Just once a year

When I was in Clonliffe College, studying for the priesthood, my dad asked me to call into a fishmongers, in Chatham Street, and bring home a side of smoked salmon for Christmas. I did that year after year and always enjoyed the craic with the men in the busy shop. One summers day I was passing the shop and to my dismay there was a ‘Closing down’ notice in the window. I popped my head in and said light-heartedly “You can’t close down, I come here for smoked salmon every Christmas!” To which the man in the white coat replied, “that’s why we are closing down, we can’t run our business on people who come just once a year.” I’ve never forgotten that comment, the fishmonger or the shop. For some reason, I’ve a sort of nostalgic feeling for those Christmases past. My dad is long gone, smoked salmon is available in every super market and there are few enough fishmongers to be found, but the memory remains.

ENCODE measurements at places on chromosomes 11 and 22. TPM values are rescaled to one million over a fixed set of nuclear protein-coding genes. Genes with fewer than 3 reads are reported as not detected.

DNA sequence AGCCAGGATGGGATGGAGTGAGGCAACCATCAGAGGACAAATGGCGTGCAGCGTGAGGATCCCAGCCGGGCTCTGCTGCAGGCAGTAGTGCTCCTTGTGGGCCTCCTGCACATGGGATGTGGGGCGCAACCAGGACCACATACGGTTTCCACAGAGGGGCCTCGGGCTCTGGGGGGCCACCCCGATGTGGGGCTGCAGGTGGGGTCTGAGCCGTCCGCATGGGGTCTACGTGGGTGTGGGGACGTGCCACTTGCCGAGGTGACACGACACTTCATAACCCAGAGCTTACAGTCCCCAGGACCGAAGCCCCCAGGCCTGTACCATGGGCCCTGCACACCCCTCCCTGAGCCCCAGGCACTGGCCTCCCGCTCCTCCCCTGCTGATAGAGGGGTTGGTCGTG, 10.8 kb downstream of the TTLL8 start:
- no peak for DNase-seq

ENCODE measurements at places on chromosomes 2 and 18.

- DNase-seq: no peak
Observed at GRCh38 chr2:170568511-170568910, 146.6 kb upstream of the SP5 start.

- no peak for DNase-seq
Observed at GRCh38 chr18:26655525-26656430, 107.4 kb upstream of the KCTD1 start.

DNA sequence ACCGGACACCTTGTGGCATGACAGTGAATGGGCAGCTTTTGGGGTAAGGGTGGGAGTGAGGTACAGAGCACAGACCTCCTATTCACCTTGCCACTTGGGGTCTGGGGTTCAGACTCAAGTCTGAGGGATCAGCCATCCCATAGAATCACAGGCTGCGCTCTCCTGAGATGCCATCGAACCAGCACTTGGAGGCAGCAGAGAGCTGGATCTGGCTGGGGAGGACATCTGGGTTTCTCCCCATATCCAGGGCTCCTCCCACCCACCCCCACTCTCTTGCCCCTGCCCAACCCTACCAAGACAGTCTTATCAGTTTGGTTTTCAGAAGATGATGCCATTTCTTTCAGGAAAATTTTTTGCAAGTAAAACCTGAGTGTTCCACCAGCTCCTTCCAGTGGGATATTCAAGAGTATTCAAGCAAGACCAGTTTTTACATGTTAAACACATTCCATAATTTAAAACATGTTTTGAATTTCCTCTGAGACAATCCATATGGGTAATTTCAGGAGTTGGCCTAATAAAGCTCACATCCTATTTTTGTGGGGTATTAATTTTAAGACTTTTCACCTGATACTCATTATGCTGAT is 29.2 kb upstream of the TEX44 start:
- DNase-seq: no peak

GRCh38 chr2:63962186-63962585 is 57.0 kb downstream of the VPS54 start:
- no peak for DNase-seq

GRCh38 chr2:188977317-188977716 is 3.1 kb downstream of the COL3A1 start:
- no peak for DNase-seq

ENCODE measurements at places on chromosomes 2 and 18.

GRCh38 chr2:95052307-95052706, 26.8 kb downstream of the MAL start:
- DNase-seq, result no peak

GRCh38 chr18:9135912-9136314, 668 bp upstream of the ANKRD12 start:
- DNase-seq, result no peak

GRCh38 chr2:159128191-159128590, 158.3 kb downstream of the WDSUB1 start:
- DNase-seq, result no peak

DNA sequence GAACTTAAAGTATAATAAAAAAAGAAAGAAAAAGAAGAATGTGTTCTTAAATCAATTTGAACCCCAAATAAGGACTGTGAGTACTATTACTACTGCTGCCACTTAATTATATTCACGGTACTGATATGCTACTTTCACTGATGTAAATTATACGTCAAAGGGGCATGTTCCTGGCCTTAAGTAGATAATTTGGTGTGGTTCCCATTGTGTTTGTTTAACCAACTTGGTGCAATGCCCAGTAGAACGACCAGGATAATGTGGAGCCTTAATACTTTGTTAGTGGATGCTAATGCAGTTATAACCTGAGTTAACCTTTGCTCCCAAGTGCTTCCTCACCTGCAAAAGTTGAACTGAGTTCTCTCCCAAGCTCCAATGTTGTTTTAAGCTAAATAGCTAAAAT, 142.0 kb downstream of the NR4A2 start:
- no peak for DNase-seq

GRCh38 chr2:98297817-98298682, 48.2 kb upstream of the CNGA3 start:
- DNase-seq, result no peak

I never thought that in the church we would come to the point where so many people would come to Mass just once a year. It’s fantastic that the crib in Bethlehem, the birth of Our Lord, Jesus Christ, would still cause so many of the baptised to gather in, to come to Mass. For this one night in the year so many come to sing the familiar Christmas carols, pack the pews and remind us all of past times when most people were regular church goers. We all want to make the stranger welcome, to ensure that there is a good and positive atmosphere, that visitors, adult children and stragglers are all appreciated and moved by this most special moment. But gently, somehow, we also need them to know that we can’t run the church, the parish, the community of faith without them. If most come but once a year, then soon enough they’ll find that we’ve ‘closed down’ too.